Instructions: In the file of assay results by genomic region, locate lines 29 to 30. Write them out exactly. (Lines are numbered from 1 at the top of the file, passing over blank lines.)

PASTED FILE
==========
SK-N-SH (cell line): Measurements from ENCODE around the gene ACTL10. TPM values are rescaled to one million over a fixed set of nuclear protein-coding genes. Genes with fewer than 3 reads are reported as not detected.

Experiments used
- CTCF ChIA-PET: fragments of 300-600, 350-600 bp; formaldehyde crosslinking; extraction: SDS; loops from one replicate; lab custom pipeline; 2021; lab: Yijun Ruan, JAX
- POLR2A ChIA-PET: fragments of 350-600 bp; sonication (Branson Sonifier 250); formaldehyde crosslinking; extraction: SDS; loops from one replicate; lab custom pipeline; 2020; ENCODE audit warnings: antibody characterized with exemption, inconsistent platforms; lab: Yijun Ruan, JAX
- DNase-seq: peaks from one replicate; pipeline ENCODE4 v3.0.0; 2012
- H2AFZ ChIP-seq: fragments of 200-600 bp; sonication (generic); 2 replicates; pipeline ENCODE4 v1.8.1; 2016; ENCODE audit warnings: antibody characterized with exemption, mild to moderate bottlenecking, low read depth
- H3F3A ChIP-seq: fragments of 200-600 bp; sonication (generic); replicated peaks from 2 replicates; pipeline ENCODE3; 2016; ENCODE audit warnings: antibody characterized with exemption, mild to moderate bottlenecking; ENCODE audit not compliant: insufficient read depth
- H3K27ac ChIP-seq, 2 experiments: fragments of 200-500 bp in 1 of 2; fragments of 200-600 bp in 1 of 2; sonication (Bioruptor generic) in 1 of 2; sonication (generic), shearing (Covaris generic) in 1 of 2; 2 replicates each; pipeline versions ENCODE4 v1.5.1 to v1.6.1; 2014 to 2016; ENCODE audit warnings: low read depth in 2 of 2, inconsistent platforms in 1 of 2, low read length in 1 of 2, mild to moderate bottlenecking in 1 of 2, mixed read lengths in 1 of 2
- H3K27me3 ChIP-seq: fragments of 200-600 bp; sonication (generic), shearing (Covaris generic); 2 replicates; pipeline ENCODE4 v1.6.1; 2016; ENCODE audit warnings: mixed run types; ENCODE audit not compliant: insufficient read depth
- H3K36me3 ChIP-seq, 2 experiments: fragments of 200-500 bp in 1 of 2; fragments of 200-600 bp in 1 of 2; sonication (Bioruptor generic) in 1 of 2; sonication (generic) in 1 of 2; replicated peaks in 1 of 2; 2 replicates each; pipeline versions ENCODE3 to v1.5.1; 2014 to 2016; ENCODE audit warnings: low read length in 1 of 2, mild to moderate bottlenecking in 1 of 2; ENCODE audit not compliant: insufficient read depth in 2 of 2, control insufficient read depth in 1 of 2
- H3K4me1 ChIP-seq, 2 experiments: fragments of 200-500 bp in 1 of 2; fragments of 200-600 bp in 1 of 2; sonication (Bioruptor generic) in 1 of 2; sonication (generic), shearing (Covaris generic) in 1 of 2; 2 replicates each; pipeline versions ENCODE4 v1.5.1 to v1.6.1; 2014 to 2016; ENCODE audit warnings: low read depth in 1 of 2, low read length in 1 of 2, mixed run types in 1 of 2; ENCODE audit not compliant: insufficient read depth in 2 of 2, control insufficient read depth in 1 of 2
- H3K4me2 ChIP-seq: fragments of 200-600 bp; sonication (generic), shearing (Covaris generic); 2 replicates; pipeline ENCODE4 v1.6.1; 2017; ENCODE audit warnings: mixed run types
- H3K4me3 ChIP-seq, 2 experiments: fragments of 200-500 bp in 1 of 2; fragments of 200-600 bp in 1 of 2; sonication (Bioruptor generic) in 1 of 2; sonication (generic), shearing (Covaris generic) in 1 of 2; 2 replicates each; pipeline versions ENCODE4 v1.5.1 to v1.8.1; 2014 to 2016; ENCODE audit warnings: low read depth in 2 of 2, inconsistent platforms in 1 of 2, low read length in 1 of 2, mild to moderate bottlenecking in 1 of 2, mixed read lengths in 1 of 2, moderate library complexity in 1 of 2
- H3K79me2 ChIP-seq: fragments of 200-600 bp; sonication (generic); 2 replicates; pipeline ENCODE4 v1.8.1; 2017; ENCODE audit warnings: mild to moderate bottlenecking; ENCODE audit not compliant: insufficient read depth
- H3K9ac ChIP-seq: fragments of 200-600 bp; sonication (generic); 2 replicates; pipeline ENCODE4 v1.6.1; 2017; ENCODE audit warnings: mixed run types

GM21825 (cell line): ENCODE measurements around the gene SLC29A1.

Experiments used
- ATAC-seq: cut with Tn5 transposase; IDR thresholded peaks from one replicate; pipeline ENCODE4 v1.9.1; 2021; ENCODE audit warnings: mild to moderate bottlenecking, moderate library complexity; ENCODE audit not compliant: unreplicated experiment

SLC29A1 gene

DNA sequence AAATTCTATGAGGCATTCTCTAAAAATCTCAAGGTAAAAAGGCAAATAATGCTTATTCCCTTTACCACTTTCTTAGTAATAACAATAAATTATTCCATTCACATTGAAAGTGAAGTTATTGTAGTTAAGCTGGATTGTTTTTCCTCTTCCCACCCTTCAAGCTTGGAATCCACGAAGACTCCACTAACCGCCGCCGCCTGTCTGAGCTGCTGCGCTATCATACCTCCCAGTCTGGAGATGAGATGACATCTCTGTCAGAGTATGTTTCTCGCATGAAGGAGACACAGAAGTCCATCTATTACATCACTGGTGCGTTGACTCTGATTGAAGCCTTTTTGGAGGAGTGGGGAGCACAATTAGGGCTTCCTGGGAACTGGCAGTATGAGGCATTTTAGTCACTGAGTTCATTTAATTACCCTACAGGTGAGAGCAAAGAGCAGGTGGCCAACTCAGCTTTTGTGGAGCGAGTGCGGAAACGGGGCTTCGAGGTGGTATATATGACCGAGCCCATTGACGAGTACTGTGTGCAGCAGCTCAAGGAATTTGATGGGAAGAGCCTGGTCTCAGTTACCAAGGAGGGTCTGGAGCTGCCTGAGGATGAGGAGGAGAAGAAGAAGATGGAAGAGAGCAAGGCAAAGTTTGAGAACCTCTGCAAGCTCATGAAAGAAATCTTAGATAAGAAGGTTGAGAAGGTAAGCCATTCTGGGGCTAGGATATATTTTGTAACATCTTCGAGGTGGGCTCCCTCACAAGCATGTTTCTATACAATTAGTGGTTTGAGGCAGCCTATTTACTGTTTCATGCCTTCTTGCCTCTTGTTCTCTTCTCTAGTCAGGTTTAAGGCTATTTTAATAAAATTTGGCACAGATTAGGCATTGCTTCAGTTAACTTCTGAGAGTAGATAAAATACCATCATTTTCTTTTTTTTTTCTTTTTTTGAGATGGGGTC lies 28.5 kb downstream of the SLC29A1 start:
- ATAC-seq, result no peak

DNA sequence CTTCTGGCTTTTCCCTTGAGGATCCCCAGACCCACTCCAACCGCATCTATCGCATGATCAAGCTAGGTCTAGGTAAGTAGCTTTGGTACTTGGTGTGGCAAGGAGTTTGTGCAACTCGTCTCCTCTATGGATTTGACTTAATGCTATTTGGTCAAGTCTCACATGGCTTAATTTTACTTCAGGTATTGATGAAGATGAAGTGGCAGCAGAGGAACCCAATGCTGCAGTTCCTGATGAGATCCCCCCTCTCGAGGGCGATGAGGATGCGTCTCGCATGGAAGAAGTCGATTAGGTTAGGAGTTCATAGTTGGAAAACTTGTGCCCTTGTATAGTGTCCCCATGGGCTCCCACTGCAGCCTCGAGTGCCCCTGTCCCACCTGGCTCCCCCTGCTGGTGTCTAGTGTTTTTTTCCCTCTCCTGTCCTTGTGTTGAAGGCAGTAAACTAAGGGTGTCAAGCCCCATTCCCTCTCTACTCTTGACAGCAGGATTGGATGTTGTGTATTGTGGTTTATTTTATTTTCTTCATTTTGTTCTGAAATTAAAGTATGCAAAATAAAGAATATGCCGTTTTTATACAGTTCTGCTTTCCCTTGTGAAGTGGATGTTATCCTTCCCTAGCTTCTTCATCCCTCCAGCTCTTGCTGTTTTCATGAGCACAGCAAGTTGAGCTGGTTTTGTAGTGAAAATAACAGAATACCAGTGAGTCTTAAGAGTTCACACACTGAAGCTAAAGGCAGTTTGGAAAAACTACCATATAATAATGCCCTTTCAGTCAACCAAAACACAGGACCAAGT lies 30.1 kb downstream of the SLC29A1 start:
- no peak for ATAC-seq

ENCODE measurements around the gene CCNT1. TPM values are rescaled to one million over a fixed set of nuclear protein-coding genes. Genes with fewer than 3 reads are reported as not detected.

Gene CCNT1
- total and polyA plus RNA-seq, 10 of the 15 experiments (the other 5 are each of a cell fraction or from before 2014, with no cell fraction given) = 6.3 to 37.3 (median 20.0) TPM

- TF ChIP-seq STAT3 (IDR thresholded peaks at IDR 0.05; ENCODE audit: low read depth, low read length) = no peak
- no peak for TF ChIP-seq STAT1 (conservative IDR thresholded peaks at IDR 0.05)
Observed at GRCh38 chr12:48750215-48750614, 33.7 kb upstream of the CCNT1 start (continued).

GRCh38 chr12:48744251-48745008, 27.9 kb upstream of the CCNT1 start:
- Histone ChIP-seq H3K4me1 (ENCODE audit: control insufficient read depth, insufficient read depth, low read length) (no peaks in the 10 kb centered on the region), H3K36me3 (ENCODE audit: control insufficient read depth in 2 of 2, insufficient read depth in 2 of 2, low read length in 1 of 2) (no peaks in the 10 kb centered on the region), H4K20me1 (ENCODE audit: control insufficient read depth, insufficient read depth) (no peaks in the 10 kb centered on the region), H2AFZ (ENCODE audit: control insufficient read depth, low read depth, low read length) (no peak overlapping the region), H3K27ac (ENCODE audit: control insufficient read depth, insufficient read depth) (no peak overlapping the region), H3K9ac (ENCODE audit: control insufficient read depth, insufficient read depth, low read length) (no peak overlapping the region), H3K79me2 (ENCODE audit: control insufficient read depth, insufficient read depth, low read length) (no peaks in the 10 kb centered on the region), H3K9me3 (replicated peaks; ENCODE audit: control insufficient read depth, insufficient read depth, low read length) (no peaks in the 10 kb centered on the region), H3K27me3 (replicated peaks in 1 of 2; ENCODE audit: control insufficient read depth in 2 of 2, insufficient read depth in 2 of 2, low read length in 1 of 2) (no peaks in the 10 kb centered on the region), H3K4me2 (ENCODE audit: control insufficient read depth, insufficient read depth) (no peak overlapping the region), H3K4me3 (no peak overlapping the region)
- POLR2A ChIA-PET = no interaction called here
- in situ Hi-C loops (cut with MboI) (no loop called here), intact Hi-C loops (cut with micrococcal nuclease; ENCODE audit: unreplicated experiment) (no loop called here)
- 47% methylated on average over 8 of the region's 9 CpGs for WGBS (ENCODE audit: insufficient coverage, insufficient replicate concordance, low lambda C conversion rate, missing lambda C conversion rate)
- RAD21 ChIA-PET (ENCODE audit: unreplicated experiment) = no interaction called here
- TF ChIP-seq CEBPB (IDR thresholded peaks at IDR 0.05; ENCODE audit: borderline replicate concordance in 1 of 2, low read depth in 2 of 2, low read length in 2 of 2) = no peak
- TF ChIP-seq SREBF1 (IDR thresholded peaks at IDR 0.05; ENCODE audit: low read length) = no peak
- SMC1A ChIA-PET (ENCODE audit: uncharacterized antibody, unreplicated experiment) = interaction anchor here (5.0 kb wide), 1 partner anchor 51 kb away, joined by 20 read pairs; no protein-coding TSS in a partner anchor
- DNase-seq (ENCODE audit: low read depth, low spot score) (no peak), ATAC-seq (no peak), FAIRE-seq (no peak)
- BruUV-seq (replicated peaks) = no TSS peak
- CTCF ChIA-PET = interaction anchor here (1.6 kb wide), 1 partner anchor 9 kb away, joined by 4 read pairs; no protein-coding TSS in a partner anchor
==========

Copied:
Observed at GRCh38 chr12:48750215-48750614, 33.7 kb upstream of the CCNT1 start (continued).

GRCh38 chr12:48744251-48745008, 27.9 kb upstream of the CCNT1 start: